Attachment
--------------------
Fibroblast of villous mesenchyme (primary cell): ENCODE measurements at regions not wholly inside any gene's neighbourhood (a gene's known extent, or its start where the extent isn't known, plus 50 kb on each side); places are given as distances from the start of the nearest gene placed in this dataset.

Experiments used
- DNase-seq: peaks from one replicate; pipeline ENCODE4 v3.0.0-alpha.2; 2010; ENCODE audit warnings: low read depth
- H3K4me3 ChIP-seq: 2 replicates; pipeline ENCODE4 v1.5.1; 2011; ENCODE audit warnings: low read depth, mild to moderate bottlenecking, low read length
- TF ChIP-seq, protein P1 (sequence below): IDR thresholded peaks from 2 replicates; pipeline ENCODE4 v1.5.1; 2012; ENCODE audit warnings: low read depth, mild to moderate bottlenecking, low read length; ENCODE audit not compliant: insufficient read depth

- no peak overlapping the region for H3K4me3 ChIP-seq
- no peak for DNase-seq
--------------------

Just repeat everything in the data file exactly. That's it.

Fibroblast of villous mesenchyme (primary cell): ENCODE measurements at regions not wholly inside any gene's neighbourhood (a gene's known extent, or its start where the extent isn't known, plus 50 kb on each side); places are given as distances from the start of the nearest gene placed in this dataset.

Experiments used
- DNase-seq: peaks from one replicate; pipeline ENCODE4 v3.0.0-alpha.2; 2010; ENCODE audit warnings: low read depth
- H3K4me3 ChIP-seq: 2 replicates; pipeline ENCODE4 v1.5.1; 2011; ENCODE audit warnings: low read depth, mild to moderate bottlenecking, low read length
- TF ChIP-seq, protein P1 (sequence below): IDR thresholded peaks from 2 replicates; pipeline ENCODE4 v1.5.1; 2012; ENCODE audit warnings: low read depth, mild to moderate bottlenecking, low read length; ENCODE audit not compliant: insufficient read depth

- no peak overlapping the region for H3K4me3 ChIP-seq
- no peak for DNase-seq